Weekly Weather Outlook and Update: March 14, 2024

Weekly Weather Outlook and Update: March 14, 2024

High Fire Danger Saturday and Sunday

Precipitation is moving out of the state and clouds are starting to clear across the northern portion of the state. The next several days will be dry but there will be some up and downs in temperature and it will also be rather windy over the weekend as a cold front moves through. Relative humidity values will also be low as dewpoints drop into the teens statewide. The combination of wind, mostly dormant vegetation, and lower relative humidity means that fire danger will be high statewide. It will be particularly high in northeast Nebraska where there has been the least amount of recent precipitation. Please be careful both days.

The Lamb

Monday through Wednesday looks beautiful with ample sunshine, mild temperatures in the 60s to low 70s statewide, and a bit of a breeze. I recommend enjoying it.

Eight- to 14-day precipitation map
Figure 1. Eight- to 14-day precipitation outlook from the CPC.
Eight- to 14-day temperature map
Figure 2. Eight- to 14-day temperature outlook from the CPC.

The Lion?

Things will begin to change later in the week. A shortwave will move into the region early Thursday bringing a chance of showers and storms to the southern portion of the state. Severe risk looks low at the moment but may be worth monitoring more carefully as time gets closer. By the end of the work week, a sharp trough will be entering the western U.S. and a strong cold front will be starting its journey through the state. After the front passes through, temperatures will be considerably colder and possibly cold enough to allow for precipitation to fall as snow.

I bring snow up because we will need to watch what develops later next week into the week of March 24. Right now, there is signal in the models for an area of low pressure to develop on the eastern side (lee) of the Rockies and move into the Plains by next weekend. Depending on the strength and track of the system(s), some areas in Nebraska could be in for a lot of rain, a lot of snow, or some mix. Right now, the track would favor precipitation across the state but keep the bulk of it east of North Platte and southeast of Burwell.

It is too early to pin down exact amounts of precipitation or snowfall amounts or the exact timing. But this could be a system that produces around an inch of moisture in the south-central section of Nebraska and over 1.5 inches in eastern Nebraska between March 23-25. There is also historical precedent for heavy snowfall in central and eastern Nebraska in the back half of March in years following a very mild winter (1987 and 2006 are good examples). Best advice for now is to prepare for the possibility of impactful weather next weekend and pay attention to the forecast to see how things evolve.

Moisture Update

For the first time in several weeks, most of the state received meaningful precipitation over the past seven days. For western Nebraska, this came in the form of snow and lots of it in some cases last Thursday. Large sections of Lincoln and Custer counties received over a foot of snow and a couple of CoCoRaHS observers in North Platte reported almost 20 inches. Further east there was a mix of rain and snow last Thursday night into Friday morning. For parts of east-central and southeastern Nebraska, it was the first precipitation of any consequence in a month. Unfortunately, most of northeastern Nebraska missed out on the precipitation.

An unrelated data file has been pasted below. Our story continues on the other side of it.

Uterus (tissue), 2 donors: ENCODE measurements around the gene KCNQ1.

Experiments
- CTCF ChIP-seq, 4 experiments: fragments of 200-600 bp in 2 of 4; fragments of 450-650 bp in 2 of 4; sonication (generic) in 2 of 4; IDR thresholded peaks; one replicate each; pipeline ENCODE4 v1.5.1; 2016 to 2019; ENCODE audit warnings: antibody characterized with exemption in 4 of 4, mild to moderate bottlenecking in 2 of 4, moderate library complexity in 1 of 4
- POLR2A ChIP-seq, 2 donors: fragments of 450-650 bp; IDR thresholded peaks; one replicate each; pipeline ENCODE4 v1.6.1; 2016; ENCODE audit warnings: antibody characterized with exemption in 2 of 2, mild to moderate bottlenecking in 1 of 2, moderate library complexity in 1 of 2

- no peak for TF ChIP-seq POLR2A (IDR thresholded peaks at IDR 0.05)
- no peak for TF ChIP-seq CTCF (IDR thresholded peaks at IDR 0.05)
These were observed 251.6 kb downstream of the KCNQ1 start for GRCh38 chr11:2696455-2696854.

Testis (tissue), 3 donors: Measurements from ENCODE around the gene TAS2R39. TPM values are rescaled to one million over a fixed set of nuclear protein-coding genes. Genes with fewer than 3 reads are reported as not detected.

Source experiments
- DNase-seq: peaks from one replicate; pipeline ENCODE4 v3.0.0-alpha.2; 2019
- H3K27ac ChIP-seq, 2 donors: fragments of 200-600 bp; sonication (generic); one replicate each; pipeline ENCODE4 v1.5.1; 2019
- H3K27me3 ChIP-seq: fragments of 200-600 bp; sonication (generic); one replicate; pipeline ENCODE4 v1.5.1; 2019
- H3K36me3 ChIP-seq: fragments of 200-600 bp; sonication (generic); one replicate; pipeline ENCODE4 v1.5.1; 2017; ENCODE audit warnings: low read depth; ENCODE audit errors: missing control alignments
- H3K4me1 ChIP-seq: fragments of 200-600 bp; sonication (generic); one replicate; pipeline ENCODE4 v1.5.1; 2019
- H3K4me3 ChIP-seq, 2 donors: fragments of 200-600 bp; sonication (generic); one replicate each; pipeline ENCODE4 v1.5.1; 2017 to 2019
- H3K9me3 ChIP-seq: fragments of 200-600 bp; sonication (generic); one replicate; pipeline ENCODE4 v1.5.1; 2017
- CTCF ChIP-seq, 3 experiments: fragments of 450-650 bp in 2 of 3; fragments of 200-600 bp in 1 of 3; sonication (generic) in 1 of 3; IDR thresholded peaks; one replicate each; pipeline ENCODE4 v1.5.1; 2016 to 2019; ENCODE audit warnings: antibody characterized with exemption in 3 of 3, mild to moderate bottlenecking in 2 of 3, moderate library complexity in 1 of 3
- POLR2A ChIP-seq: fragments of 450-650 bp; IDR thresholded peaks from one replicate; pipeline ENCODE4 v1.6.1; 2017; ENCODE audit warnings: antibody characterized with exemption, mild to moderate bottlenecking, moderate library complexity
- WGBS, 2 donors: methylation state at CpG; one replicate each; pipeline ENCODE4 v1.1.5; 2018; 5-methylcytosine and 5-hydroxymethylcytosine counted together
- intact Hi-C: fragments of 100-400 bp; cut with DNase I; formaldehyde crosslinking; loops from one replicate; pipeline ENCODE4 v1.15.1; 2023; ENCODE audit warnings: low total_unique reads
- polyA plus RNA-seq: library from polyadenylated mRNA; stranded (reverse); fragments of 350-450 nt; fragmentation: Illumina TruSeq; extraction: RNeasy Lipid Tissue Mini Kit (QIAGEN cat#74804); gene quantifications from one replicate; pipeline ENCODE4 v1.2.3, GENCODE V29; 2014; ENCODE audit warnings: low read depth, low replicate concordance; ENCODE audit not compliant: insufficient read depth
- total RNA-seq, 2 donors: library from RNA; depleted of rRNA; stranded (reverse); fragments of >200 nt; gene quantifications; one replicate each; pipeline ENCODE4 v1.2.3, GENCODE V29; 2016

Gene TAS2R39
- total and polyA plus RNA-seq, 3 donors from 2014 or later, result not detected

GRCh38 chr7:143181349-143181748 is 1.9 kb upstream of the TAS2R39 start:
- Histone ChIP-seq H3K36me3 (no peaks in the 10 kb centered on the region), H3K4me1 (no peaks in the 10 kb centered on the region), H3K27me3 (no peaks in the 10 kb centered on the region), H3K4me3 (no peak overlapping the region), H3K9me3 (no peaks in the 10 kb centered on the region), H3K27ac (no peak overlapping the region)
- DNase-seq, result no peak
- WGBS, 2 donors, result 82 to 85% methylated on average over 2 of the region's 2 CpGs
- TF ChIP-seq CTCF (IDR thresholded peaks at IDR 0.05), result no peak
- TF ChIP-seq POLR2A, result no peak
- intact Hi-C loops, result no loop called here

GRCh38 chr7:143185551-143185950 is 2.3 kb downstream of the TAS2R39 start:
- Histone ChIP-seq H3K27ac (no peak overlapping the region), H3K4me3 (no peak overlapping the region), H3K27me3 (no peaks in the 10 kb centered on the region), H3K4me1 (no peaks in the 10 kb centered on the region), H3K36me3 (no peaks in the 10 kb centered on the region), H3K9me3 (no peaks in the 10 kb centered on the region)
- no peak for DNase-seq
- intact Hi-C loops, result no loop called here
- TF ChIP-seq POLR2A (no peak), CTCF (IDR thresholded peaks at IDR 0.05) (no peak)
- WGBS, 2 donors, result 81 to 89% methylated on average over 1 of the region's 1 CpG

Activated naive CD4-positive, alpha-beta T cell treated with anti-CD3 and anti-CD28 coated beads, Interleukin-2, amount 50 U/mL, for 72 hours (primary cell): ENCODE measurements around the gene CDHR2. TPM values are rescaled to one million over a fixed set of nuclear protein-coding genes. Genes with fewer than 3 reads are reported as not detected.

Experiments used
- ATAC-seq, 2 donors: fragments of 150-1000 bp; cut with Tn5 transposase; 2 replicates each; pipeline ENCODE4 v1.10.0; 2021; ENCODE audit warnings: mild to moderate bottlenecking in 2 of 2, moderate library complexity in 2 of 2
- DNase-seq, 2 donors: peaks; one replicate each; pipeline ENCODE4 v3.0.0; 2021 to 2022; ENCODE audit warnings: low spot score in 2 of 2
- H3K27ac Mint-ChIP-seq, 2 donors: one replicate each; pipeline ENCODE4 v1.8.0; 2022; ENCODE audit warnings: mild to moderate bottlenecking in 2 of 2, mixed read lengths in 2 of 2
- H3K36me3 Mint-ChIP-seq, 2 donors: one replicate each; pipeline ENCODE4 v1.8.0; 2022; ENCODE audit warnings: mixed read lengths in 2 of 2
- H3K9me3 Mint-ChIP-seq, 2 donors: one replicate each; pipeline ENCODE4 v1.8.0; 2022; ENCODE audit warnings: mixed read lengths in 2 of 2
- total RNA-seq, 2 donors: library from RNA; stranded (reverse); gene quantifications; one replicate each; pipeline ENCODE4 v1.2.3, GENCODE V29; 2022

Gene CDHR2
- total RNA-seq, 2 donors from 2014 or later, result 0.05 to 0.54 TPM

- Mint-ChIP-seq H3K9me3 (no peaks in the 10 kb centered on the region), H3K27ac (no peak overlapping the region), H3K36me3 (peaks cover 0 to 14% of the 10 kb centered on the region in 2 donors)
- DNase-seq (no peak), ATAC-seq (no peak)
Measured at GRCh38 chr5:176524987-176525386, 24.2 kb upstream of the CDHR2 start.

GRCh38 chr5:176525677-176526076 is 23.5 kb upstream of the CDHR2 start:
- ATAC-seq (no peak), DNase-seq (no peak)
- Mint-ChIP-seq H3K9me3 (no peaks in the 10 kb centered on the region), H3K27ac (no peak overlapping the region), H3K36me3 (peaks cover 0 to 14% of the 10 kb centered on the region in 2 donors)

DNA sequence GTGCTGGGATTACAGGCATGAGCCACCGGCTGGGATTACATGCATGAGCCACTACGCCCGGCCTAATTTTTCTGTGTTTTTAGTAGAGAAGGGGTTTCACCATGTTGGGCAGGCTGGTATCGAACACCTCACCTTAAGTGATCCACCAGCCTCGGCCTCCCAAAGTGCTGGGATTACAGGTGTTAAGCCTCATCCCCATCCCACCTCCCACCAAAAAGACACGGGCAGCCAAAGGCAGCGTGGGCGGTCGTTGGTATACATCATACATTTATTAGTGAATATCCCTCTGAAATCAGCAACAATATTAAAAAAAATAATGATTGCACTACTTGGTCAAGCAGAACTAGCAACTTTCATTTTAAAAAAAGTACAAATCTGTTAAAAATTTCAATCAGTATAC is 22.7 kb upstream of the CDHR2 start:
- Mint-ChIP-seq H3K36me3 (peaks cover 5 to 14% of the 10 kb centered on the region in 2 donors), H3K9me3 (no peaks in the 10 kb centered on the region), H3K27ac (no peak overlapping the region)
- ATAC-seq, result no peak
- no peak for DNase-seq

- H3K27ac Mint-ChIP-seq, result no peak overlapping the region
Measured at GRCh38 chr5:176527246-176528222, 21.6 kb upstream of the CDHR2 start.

The next round of precipitation came in late last night and this morning compliments of a warm front and surface low that has moved into Iowa. Heaviest precipitation fell over the southeastern quadrant of Nebraska, where some locations have picked up over an inch and amounts of 0.5-0.75" are common. Unfortunately for the northeastern section of the state, precipitation was marginal — generally under a tenth of an inch.

Seven-day precipitation map
Figure 3. Seven-day precipitation totals.
Recent snowfall map
Figure 4. Recent snowfall.
Soil moisture map
Figure 5. Soil moisture percentiles.

Drought Update

The lack of precipitation over the past 45 days led to the introduction of abnormal dryness (D0) across northeastern Nebraska from Albion to Hartington. This area is still in much better shape than a year ago, but some of the soil moisture gains from fall and the first half of the winter are starting to go away, particularly in the topsoil. One good storm could correct most of the recent dryness, but that moisture is necessary soon.

There was good news on the drought front though. The precipitation last week was sufficient to lead to removal of D0 in parts of eight counties in the southwestern corner of the state. In aggregate, there was a decrease in the percent of the state in abnormal dryness or drought, which now stands at 31% and the lowest since June 2020.

Bare four-inch soil temperaturesmap
Figure 6. Bare four-inch soil temperatures at Mesonet stations.
U.S. Drought Monitor map
Figure 7. Latest U.S. Drought Monitor.

Near-record Warm February and Winter

February came in as the second warmest on record statewide and was the warmest in the eastern crop reporting districts. For the winter as a whole, it was the fifth-warmest statewide. Only catching the brunt of the polar vortex stretching in mid-January kept it from being the warmest winter on record.

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